Virtual reality is increasingly used in rehabilitation and can provide additional motivation when working towards therapeutic goals. However, a particular problem for patients regards their ability to plan routes in unfamiliar environments. Therefore, the aim of this study was to explore how visual cues, namely embedded context-sensitive attractors, can guide attention and walking direction in VR, for clinical walking interventions. This study was designed using a butterfly as the embedded context- sensitive attractor, to guide participant locomotion around the clinical figure of eight walk test, to limit the use of verbal instructions. We investigated the effect of varying the number of attractors for figure of eight path following, and whether there are any negative impacts on perceived autonomy or workload. A total of 24 participants took part in the study and completed six attractor conditions in a counterbalanced order. They also experienced a control VE (no attractors) at the beginning and end of the protocol. Each VE condition lasted a duration of 1 minute and manipulated the number of attractors to either singular or multiple alongside, the placement of turning markers (virtual trees) used to represent the cones used in clinical settings for the figure of eight walk test. Results suggested that embedded context-sensitive attractors can be used to guide walking direction, following a figure of eight in VR without impacting perceived autonomy, and workload. However, there appears to be a saturation point, with regards to effectiveness of attractors. Too few objects in a VE may reduce feelings of intrinsic motivation, and too many objects in a VE may reduce the effectiveness of attractors for guiding individuals along a figure of eight path. We conclude by indicating future research directions, for attractors and their use as a guide for walking direction.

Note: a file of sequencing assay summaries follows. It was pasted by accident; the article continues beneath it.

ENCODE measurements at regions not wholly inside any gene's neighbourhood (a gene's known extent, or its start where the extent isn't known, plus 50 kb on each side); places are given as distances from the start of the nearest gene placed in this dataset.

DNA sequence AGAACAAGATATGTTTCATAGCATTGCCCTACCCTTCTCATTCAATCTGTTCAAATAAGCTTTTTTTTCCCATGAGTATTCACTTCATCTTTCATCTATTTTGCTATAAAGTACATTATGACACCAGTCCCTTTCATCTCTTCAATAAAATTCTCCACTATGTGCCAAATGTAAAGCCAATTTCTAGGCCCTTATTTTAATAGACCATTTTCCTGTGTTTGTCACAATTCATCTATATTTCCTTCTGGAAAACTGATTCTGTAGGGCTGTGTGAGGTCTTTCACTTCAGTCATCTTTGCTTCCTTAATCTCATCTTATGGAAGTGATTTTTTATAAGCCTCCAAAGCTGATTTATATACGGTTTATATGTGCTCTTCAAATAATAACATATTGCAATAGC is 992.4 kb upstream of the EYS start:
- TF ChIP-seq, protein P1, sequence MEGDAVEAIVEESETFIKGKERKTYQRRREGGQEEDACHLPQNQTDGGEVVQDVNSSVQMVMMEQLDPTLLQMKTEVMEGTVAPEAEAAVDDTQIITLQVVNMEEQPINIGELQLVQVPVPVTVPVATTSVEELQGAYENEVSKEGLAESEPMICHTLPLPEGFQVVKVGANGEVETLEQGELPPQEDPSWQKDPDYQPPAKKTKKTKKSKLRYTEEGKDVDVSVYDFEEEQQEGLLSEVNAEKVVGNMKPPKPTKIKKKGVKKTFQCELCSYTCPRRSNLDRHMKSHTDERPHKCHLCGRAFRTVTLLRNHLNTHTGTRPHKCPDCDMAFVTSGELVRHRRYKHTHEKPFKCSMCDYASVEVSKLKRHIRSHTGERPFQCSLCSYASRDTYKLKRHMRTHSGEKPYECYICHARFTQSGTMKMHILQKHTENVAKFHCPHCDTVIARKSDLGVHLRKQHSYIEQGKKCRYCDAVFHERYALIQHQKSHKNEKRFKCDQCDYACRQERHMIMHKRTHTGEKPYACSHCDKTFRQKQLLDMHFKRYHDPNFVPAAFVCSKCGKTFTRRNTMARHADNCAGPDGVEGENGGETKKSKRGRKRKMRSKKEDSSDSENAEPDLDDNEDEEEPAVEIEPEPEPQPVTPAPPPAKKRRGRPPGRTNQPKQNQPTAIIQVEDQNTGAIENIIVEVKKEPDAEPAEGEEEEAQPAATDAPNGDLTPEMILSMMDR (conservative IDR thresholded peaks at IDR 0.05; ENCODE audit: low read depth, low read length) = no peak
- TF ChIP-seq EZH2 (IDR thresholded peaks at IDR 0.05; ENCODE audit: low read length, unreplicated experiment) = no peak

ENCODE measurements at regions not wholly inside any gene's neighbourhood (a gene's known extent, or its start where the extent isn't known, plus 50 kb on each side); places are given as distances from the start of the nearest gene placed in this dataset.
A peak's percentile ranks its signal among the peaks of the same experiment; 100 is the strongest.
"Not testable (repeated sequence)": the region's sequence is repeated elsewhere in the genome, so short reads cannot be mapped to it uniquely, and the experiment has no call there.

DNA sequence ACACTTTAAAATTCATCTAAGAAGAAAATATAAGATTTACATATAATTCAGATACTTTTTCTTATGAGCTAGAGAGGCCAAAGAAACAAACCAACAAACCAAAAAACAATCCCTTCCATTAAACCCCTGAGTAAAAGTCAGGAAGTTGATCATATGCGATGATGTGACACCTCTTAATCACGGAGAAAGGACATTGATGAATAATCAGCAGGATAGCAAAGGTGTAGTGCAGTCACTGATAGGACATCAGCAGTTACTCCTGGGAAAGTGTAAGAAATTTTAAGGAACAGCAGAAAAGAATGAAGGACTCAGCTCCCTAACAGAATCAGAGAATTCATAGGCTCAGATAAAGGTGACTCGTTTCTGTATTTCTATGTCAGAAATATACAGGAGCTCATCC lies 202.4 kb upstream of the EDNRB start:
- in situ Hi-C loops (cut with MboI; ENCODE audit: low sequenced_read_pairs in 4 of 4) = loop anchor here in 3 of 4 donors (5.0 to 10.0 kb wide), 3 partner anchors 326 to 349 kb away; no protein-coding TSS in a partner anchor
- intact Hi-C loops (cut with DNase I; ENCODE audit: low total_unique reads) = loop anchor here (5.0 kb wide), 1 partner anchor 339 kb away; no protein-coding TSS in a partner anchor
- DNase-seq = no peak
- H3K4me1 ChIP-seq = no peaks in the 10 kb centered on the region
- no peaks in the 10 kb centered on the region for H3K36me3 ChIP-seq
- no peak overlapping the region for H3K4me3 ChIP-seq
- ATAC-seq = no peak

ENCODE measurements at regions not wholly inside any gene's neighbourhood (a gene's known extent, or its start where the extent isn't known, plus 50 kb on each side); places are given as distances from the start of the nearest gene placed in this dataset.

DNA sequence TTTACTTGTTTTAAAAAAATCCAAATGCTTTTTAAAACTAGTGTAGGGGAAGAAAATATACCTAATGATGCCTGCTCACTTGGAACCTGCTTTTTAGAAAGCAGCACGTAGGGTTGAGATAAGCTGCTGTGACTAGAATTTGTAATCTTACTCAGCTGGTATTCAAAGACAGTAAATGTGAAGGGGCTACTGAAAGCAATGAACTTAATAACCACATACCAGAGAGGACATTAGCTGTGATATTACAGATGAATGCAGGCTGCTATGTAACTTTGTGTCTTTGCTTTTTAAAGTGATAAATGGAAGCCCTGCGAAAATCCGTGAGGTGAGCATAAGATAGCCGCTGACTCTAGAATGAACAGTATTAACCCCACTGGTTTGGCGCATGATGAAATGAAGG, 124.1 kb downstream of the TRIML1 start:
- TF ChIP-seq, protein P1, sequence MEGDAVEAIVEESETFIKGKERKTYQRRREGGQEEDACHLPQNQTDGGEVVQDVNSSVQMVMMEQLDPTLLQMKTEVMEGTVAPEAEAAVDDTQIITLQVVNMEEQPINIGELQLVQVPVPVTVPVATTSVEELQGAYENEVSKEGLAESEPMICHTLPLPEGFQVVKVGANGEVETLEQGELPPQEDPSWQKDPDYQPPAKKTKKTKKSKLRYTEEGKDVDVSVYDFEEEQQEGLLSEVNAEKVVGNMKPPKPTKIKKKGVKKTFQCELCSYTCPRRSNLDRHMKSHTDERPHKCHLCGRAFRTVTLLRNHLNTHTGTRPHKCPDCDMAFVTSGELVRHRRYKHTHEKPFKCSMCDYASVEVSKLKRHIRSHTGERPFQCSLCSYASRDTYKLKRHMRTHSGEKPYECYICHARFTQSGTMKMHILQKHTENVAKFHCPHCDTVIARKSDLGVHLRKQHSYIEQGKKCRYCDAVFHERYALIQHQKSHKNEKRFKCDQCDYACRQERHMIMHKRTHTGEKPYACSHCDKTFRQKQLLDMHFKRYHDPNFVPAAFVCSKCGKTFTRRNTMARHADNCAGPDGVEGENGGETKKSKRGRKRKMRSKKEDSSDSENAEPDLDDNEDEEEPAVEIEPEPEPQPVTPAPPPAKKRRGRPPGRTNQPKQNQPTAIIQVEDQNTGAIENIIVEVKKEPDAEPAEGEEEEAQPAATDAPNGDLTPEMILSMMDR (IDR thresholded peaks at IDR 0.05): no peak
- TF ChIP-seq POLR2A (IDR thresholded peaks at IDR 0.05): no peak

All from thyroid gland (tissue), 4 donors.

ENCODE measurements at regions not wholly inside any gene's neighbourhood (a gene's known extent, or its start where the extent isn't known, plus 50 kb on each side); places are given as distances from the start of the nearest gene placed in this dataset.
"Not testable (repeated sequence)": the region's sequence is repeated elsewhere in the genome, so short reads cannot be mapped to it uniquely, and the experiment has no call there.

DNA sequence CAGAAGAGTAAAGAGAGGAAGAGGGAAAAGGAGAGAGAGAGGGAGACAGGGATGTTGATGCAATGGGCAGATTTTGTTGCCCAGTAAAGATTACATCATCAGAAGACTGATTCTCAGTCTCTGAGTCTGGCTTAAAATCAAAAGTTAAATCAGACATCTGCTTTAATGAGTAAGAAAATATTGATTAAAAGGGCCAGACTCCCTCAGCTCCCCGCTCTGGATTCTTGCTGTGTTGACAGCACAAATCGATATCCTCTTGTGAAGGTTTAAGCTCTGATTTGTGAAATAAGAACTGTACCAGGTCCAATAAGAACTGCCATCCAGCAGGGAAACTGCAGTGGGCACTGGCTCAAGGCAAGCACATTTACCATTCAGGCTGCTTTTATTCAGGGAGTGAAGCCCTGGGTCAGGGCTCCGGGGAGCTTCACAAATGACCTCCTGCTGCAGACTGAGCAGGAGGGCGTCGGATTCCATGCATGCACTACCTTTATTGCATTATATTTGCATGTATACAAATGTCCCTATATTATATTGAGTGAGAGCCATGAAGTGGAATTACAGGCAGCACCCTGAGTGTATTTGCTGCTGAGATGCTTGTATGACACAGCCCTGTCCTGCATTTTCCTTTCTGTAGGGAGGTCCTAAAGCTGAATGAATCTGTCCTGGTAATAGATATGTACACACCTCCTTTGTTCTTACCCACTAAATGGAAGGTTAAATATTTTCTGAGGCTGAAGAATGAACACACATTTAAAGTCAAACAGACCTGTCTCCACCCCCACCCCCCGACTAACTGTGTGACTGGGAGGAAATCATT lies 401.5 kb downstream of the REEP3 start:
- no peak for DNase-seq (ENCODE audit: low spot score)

|Journal||Frontiers in Virtual Reality|
|Publication status||Accepted/In press - 29 Jan 2021|
- navigation design
- Virtual reality (VR)
- Virtual Environments
- Virtual Rehabilitation
- Self-determination theory